figure out that the document is valuable to publish in the RFC series and we
need to make sure that it has the quality and review that it needs to be
published here, and we should also coordinate with the other SDO to figure out
that there are no conflicts, but that coordination is why we have a liaison
relationship and it doesn't need to be formally via a liaison statement.

Erik K: I heard if they're meeting in two weeks, it might be possible, I'll
talk to the authors to see if they'll send us a liaison statement if that's
what they want. I heard Alissa say maybe a second Last Call with an explicit
IPR call-out, so that's another four weeks.

Alissa: I think two weeks is okay. You have some flexibility if time is of the
essence; I don't know if it is.

Erik K: I don't know if that's choosable in the Datatracker?

Alissa: Just tell the secretariat what you want and they can do it for you.

Erik K: Okay. And then there was a question of whether or not it should be
expert review or specification required. The IANA registry for these PPPoE
version numbers.

Warren: Would you mind reminding me how big the code space is and how used it

Erik K: It has so few values, a single value, that there was never even a
registry for it.

Eric V: Four bits.

Warren: In that case it seems like spec required might be--

Barry: The difference between expert review and specification required is not
relevant to that aspect. Either way an expert reviews it. The question is just
whether it's important to have a specification explaining how the extension

Alissa: It just seemed like the kind of thing that would be super useful, in
the way that this document itself is, they didn't just go off and do it without
writing a spec.

Erik K: It seems fair to ask them to point to a TR number. Any other things?
I'll take the rest offline, then. Thank you.

Amy: It sounds like this is going to require a Revised ID?

Erik K: At minimum.

3.2.2 Returning items


3.3 Status changes
3.3.1 New items

 o status-change-comcast-congestion-management-rfc6057-to-historic-01  - IETF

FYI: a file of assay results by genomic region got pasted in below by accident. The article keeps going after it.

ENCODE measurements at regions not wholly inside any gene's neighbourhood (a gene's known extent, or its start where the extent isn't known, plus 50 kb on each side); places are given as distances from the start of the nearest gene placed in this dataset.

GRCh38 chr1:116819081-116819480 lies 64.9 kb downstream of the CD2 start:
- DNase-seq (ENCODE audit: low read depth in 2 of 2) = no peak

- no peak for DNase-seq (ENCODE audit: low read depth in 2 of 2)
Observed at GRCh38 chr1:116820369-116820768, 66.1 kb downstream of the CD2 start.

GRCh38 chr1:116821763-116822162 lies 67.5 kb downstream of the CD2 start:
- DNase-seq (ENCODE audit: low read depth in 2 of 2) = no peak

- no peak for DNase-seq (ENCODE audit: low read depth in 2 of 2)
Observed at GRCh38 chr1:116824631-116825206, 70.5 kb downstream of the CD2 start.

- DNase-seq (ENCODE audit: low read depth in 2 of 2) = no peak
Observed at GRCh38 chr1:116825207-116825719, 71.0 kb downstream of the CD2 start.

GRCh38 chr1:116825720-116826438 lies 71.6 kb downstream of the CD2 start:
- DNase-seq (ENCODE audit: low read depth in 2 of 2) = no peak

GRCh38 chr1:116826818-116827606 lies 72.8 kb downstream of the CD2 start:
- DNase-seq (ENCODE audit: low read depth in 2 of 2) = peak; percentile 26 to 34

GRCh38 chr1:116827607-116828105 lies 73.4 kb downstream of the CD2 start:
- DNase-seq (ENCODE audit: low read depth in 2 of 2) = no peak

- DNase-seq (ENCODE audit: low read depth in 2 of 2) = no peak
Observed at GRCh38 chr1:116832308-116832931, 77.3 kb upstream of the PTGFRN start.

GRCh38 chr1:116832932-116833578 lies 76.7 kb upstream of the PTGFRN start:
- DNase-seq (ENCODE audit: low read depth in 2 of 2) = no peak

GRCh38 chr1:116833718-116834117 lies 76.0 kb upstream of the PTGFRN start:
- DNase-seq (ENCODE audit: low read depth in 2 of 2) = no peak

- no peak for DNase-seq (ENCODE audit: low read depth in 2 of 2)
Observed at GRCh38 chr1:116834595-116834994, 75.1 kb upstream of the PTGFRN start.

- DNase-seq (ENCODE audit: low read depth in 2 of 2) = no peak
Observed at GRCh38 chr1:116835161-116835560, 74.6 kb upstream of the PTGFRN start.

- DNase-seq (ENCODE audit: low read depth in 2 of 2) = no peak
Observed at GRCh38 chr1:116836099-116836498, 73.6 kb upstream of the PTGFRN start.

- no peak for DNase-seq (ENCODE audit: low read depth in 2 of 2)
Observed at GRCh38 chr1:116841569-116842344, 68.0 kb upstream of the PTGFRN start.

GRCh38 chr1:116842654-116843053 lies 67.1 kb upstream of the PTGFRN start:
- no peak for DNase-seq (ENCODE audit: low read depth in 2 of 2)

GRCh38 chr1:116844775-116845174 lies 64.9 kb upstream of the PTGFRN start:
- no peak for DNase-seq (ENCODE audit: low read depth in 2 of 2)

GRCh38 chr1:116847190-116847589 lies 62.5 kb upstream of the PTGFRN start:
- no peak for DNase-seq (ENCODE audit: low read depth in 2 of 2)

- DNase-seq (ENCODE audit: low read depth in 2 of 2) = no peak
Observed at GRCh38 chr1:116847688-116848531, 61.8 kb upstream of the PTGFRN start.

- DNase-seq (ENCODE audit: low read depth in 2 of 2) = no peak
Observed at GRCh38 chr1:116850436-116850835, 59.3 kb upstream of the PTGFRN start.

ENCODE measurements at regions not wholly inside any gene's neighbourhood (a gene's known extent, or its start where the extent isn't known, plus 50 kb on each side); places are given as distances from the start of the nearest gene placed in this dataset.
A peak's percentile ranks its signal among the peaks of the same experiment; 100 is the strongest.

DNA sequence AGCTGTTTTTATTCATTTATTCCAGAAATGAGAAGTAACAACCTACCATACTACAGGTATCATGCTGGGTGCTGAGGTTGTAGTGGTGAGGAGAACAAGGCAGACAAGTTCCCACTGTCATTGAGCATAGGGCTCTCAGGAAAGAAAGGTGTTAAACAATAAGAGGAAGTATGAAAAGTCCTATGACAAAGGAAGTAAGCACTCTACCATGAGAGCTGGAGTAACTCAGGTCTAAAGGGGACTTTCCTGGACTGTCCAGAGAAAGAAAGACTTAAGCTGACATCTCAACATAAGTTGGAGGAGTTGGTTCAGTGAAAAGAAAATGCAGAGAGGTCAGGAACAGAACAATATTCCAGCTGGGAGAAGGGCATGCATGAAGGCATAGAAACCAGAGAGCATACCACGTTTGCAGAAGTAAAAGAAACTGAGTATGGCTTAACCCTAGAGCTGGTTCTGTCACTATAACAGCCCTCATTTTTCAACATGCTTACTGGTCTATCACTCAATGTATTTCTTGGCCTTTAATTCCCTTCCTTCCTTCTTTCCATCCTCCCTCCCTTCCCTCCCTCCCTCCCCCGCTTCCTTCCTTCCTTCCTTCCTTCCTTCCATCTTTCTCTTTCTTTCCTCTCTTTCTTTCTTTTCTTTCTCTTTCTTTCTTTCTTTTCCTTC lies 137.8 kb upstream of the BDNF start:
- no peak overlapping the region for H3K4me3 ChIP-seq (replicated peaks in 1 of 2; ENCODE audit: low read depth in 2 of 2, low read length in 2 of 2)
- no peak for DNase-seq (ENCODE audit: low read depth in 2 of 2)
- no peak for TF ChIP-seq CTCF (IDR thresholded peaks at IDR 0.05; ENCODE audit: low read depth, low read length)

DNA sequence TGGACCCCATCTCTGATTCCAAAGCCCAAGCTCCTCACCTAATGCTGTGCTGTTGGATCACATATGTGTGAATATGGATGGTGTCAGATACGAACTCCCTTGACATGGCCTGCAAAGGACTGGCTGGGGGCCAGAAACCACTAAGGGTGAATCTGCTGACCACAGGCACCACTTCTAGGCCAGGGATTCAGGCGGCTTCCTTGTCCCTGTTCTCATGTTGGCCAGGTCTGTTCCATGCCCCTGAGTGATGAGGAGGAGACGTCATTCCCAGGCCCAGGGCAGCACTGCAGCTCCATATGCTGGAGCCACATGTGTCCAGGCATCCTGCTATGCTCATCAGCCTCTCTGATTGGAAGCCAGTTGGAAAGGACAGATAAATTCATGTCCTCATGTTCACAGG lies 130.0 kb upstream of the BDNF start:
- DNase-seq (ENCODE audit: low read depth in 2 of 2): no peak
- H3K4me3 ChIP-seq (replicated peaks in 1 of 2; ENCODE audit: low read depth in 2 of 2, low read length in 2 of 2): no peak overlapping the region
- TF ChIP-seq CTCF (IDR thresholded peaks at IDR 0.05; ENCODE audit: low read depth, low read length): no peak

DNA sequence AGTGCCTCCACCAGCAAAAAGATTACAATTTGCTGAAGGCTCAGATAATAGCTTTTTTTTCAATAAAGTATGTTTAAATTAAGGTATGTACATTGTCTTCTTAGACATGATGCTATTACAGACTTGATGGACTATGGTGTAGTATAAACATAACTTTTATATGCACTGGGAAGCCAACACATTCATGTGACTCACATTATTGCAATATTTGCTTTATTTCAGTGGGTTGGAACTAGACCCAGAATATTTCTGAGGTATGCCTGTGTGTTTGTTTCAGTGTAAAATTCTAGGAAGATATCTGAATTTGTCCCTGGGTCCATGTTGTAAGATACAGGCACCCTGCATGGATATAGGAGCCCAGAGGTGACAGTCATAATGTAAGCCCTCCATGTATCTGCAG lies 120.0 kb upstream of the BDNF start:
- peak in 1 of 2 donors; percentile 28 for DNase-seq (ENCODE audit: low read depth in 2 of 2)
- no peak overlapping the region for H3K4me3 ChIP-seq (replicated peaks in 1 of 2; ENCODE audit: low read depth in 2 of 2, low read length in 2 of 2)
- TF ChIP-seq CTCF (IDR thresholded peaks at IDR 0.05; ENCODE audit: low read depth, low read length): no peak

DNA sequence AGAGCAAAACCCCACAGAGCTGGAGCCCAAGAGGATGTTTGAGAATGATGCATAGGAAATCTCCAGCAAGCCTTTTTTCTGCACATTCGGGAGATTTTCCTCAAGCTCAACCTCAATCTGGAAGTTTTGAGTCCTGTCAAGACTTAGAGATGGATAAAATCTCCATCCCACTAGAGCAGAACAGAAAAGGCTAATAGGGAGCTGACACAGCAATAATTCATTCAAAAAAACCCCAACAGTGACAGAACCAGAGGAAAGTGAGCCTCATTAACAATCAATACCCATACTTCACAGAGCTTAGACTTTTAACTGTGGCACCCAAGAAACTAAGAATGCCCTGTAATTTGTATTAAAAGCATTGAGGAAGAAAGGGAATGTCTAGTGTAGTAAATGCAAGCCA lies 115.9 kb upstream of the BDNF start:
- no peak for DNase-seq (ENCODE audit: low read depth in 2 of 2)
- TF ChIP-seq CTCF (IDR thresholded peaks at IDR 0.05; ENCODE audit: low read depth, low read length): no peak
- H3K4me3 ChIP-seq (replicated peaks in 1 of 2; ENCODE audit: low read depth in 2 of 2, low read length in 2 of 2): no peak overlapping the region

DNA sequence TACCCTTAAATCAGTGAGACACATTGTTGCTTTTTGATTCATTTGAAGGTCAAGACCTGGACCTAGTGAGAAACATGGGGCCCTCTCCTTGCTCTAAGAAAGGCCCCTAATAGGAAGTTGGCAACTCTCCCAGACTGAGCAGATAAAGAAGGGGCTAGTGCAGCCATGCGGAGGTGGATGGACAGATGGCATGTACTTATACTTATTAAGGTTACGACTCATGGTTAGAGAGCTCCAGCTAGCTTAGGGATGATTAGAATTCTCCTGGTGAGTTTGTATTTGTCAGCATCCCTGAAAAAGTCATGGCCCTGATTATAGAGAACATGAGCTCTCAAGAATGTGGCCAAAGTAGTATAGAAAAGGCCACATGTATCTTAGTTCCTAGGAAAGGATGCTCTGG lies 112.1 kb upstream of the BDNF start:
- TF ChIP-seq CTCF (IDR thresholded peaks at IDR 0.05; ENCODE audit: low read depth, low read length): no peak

Change the status of Comcast Congestion Management (RFC 6057) to
   historic (None)
   Token: Martin Duke

Amy: There are no Discusses, so unless there's an objection now this status
change is approved.

Martin D: Ship it.

3.3.2 Returning items


3.4 IRTF and Independent Submission stream documents
3.4.1 New items

 o conflict-review-cooley-cnsa-dtls-tls-profile-00
   IETF conflict review for draft-cooley-cnsa-dtls-tls-profile
     Commercial National Security Algorithm (CNSA) Suite Profile for
   TLS and DTLS 1.2 and 1.3 (ISE: Informational)
   Token: Benjamin Kaduk

Amy: There are no Discusses in the tracker, so unless there's an objection now
this conflict review can go back to the ISE with the writeup currently in the
tracker. Hearing no objection, so we will send that out.

 o conflict-review-moriarty-caris2-00
   IETF conflict review for draft-moriarty-caris2
     Coordinating Attack Response at Internet Scale 2 (CARIS2)
   Workshop Report (ISE: Informational)
   Token: Roman Danyliw

Amy: There are no Discusses in the tracker, so unless there's an objection now
this conflict review can go back to the ISE with the writeup currently in the
tracker. I'm hearing no objection so this will be sent.

 o conflict-review-irtf-cfrg-randomness-improvements-00
   IETF conflict review for draft-irtf-cfrg-randomness-improvements
     Randomness Improvements for Security Protocols (IRTF:
   Token: Roman Danyliw

Amy: There are no Discusses in the tracker, so unless there's an objection now
this conflict review can go back to the IRSG with the writeup currently in the
tracker. Hearing no objection so we'll get that sent.

3.4.2 Returning items


4. Working Group actions
4.1 WG creation
4.1.1 Proposed for IETF review


4.1.2 Proposed for approval


4.2 WG rechartering
4.2.1 Under evaluation for IETF review


4.2.2 Proposed for approval

 o Network File System Version 4 (nfsv4)

Amy: I have no blocking comments for this recharter, so unless there's an
objection now this is approved and we will send out the WG action recharter
announcement. Hearing no objection; since Magnus is not here we'll check with
him to make sure he's okay before the message goes out. That will happen
shortly, whenever he is back from vacation.

5. IAB news we can use

Alvaro: The only thing I want to mention is that yesterday the IAB approved the
EDM program. Tommy had been on the call a few weeks ago to talk about that. Now
they're figuring out the logistical details, so keep an eye out for that.

6. Management issues

6.1 IKEv2 Parameters DE updates (Ben Kaduk)

Amy: We want to add an expert to complete the set for him?

Ben: Right now there are a bunch of registries on that page and almost all of
them have a single expert. The idea is to have two experts for every registry
on that page, so it's adding one expert to one registry and one expert to all
of the others.

Amy: Any objection to adding the expert for all of these registries? Hearing no
objection, so that is approved and we will send official note to IANA.

6.2 IESG Positions - Desired Expertise descriptions (Martin Vigoureux)

Martin V: That was really a trigger to all of you to make sure you take the
time to review the descriptions. Some of you have already done so, so that's
good. For the specific AD positions, there are 2 elements that might require
the attention of everyone. One is the generic description, although I don't
think there's any real need to change. One more specifically pointed toward